After a slow summer, Fall meteor shower activity is definitely heating up. And though 2015 is an off year for the November Leonids, we’re now almost midway between the 1998-99 outbursts, and the possibility of another grand meteor storm in the early 2030s. And another obscure wildcard shower known as the Alpha Monocerotids may put on a surprise showing in November 2015 as well…
Every year in mid-August, Earth plows headlong into the debris left behind by Comet 109P/Swift-Tuttle. Slamming into our atmosphere at 130,000 mph, the crumbles flash to light as the Perseid meteor shower. One of the world’s most beloved cosmic spectacles, this year’s show promises to be a real crowd pleaser.
Not only will the Moon be absent, but the shower maximum happens around 3 a.m. CDT (8 UT) August 13 — early morning hours across North America when the Perseid radiant is highest. How many meteors will you see? Somewhere in the neighborhood of 50-100 meteors per hour. As always, the darker and less light polluted your observing site, the more zips and zaps you’ll see.
Find a place where there’s as few stray lights as possible, the better to allow your eyes to dark-adapt. Comfort is also key. Meteor showers are best enjoyed in a reclining position with as little neck craning as possible. Lie back on a folding lawn chair with your favorite pillow and bring a blanket to stay warm. August nights can bring chill and dew; a light coat and hat will make your that much more comfortable especially if you’re out for an hour or more.
I’m always asked what’s the best direction to face. Shower meteors will show up in every corner of the sky, but can all be traced backwards to a point in Perseus called the radiant. That’s the direction from which they all appear to stream out of like bats flying out of a cave.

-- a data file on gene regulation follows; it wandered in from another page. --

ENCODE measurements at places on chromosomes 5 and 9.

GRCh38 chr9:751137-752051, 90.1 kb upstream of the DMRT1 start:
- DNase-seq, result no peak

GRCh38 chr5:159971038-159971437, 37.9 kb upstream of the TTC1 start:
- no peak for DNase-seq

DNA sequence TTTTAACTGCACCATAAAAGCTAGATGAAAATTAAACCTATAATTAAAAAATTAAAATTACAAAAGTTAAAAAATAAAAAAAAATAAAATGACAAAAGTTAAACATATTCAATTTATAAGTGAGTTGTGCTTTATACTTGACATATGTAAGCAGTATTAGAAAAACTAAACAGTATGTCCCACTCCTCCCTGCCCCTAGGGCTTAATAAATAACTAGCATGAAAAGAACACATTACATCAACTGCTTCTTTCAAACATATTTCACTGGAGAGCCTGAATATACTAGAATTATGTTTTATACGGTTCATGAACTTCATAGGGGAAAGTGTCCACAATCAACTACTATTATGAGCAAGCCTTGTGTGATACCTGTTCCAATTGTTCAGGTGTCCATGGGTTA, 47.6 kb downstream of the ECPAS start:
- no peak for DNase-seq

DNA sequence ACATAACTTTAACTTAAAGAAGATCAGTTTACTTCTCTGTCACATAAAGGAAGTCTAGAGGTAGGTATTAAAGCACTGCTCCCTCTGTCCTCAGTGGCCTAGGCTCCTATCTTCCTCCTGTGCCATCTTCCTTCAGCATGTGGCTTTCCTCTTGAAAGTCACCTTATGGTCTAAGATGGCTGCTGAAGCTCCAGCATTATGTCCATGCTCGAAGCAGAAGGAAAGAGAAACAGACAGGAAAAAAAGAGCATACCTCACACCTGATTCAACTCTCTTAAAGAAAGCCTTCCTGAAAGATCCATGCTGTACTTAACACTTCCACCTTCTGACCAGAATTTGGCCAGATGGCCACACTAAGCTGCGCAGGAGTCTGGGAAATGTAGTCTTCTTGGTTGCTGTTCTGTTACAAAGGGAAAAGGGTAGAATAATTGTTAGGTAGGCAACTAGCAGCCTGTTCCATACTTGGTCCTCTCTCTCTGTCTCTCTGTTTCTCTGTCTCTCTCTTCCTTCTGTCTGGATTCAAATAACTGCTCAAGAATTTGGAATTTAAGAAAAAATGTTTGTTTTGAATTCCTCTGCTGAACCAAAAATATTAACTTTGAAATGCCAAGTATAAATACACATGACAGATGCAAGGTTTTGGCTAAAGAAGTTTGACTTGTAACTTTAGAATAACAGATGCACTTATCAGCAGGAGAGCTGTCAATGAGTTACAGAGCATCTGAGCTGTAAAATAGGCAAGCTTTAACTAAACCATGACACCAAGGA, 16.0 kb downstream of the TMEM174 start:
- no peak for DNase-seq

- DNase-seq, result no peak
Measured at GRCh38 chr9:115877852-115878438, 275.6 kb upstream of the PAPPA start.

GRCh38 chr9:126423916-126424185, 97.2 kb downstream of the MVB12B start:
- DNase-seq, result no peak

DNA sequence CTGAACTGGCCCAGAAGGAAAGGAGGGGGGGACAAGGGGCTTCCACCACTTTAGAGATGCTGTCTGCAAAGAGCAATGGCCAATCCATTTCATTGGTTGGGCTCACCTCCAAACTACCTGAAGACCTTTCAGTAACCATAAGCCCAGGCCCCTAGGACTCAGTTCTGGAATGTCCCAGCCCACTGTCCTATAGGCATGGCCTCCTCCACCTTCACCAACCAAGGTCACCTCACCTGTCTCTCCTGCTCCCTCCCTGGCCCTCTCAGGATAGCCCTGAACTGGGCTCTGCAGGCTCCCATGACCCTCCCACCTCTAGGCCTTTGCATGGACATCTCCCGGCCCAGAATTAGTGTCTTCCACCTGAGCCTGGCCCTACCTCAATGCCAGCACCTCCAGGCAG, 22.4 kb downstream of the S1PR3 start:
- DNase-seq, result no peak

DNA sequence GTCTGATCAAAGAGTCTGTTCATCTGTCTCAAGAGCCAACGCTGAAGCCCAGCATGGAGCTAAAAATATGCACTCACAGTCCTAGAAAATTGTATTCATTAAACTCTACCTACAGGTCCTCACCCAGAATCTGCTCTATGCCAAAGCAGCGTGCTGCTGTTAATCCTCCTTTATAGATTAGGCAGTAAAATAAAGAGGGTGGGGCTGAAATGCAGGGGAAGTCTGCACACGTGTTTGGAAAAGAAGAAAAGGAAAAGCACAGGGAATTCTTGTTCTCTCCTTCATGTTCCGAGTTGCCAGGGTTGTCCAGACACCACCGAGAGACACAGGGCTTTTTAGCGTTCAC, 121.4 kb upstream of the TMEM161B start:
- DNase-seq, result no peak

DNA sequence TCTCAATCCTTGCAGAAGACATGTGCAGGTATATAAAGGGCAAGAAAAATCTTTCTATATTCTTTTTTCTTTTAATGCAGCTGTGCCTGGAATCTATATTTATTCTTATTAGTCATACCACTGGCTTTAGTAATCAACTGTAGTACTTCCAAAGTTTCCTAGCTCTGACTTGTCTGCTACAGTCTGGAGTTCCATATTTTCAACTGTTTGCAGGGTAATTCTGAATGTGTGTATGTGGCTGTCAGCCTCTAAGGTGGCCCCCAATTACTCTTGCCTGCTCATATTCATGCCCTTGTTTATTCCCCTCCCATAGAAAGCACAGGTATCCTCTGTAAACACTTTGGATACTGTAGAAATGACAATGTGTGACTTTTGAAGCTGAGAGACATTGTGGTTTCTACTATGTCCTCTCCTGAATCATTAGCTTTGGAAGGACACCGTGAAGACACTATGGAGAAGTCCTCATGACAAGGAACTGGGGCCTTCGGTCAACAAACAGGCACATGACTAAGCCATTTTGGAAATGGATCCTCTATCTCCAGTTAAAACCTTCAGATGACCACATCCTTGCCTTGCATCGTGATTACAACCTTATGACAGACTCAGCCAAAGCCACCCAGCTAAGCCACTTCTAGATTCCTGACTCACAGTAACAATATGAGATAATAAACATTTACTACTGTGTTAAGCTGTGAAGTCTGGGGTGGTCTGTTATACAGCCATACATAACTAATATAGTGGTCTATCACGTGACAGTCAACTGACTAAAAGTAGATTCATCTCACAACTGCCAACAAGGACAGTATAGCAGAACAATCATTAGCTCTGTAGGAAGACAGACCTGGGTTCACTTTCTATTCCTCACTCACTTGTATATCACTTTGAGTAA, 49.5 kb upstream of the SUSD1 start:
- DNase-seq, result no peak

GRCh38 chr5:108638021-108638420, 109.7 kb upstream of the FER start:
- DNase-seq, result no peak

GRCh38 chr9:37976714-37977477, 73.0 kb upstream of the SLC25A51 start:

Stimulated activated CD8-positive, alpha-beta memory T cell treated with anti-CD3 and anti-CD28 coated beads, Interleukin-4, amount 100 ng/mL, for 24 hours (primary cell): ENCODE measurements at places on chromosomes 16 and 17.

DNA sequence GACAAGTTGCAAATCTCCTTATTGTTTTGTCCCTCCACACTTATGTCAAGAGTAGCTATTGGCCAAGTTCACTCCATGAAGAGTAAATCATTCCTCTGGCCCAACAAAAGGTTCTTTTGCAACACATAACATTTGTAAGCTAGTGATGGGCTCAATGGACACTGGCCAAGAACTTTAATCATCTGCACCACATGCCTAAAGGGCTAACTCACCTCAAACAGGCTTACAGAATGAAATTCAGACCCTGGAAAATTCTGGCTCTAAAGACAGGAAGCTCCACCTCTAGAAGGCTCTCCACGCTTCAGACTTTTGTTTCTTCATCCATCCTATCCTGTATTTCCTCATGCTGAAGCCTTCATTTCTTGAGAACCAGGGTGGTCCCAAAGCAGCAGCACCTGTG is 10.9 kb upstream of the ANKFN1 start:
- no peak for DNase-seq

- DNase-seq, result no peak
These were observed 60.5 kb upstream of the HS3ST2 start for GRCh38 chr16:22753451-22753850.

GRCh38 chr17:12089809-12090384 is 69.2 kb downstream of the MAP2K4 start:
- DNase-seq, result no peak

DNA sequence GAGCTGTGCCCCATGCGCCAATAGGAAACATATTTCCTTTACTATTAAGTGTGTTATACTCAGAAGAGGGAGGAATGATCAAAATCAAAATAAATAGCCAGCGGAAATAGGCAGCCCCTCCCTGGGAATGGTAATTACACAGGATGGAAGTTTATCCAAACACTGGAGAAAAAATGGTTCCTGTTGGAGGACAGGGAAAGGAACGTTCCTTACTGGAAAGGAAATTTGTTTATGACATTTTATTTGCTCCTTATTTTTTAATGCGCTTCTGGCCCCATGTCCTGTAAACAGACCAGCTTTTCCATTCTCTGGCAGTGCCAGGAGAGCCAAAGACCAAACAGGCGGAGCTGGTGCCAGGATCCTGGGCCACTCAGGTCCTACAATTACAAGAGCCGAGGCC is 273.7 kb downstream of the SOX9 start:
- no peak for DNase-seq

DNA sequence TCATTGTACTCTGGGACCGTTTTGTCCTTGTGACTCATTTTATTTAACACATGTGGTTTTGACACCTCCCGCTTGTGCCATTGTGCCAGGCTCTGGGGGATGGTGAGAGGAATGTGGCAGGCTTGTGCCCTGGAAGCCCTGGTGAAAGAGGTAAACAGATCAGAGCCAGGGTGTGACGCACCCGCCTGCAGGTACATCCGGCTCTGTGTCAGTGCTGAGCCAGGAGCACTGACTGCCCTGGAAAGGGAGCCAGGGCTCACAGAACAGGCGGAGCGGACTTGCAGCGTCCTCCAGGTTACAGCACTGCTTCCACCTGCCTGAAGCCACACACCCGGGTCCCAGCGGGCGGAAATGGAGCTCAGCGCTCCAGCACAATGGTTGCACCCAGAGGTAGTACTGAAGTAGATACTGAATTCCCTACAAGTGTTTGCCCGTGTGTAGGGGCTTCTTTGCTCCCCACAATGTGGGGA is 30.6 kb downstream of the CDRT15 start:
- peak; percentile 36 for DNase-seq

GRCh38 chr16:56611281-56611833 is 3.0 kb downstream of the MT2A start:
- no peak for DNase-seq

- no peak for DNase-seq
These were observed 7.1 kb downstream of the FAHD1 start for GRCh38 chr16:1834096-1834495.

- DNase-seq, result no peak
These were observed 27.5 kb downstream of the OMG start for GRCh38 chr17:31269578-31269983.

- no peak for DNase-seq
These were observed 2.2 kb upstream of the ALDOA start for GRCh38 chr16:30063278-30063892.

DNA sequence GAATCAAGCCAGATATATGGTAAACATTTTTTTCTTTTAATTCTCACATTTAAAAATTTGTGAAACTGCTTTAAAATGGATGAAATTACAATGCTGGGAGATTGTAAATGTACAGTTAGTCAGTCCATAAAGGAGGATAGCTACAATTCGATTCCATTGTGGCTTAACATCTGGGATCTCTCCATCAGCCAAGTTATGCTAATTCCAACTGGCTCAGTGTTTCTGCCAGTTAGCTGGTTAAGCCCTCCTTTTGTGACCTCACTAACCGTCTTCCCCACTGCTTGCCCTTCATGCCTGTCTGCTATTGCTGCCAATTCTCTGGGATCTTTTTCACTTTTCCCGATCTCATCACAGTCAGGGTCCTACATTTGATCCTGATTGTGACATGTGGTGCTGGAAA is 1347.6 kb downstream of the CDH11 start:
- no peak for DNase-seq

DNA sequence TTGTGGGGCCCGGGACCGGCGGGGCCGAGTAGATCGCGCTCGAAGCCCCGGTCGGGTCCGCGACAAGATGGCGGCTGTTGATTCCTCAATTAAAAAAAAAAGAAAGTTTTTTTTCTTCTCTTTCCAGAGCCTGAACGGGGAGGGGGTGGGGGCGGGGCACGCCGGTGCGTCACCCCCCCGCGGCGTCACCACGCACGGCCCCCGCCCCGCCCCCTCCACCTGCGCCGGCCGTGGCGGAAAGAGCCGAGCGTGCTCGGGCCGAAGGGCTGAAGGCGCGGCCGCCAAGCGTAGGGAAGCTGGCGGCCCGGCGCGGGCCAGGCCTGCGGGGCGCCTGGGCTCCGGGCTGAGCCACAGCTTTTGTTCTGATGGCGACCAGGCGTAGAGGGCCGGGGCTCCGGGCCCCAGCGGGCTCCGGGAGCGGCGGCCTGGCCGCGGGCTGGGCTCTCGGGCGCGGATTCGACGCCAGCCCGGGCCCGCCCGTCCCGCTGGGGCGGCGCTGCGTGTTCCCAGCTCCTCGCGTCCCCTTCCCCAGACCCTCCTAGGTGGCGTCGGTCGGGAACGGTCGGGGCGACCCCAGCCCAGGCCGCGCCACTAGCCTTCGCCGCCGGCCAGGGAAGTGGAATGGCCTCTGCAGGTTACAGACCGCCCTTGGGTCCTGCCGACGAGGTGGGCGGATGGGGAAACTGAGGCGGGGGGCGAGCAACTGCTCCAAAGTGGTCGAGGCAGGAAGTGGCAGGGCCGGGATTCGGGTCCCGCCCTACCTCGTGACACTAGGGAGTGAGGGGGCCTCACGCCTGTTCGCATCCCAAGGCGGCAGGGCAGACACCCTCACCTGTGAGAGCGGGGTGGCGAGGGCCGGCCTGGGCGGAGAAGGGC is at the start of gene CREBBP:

Another way to picture the radiant it is to imagine driving through a snowstorm at night. As you accelerate, you’ll notice that the flakes appear to radiate from a point directly in front of you, while the snow off to the sides streams away in long trails. If you’re driving at a moderate rate of speed, the snow flies past on nearly parallel paths that appear to focus in the distance the same way parallel railroad tracks converge.
Now replace your car with the moving Earth and comet debris for snow and you’ve got a radiant and a meteor shower. With two caveats. We’re traveling at 18 1/2 miles per second and our “windshield”, the atmosphere, is more porous. Snow bounces off a car windshield, but when a bit of cosmic debris strikes the atmosphere, it vaporizes in a flash. We often think friction causes the glow of meteors, but they’re heated more by ram pressure.
The incoming bit of ice or rock rapidly compresses and heats the air in front of it, which causes the particle to vaporize around 3,000°F (1,650°C). The meteor or bright streak we see is really a hollow “tube” of glowing or ionized air molecules created by the tiny rock as its energy of motion is transferred to the surrounding air molecules. Just as quickly, the molecules return to their rest state and release that energy as a spear of light we call a meteor.
Imagine. All it takes is something the size of a grain of sand to make us look up and yell “Wow!”
Speaking of size, most meteor shower particles range in size from a small pebble to beach sand and generally weigh less than 1-2 grams or about what a paperclip weighs. Larger chunks light up as fireballs that shine as bright as Venus or better. Because of their swiftness, Perseids are generally white and often leave chalk-like trails called trains in their wakes.
This year’s shower is special in another way. According to Sky and Telescope magazine, meteor stream modeler Jeremie Vaubaillon predicts a bump in the number of Perseids around 1:39 p.m. (18:39 UT) as Earth encounters a debris trail shed by the Comet Swift-Tuttle back in 1862. The time favors observers in Asia where the sky will be dark. It should be interesting to see if the prediction holds.
How To Watch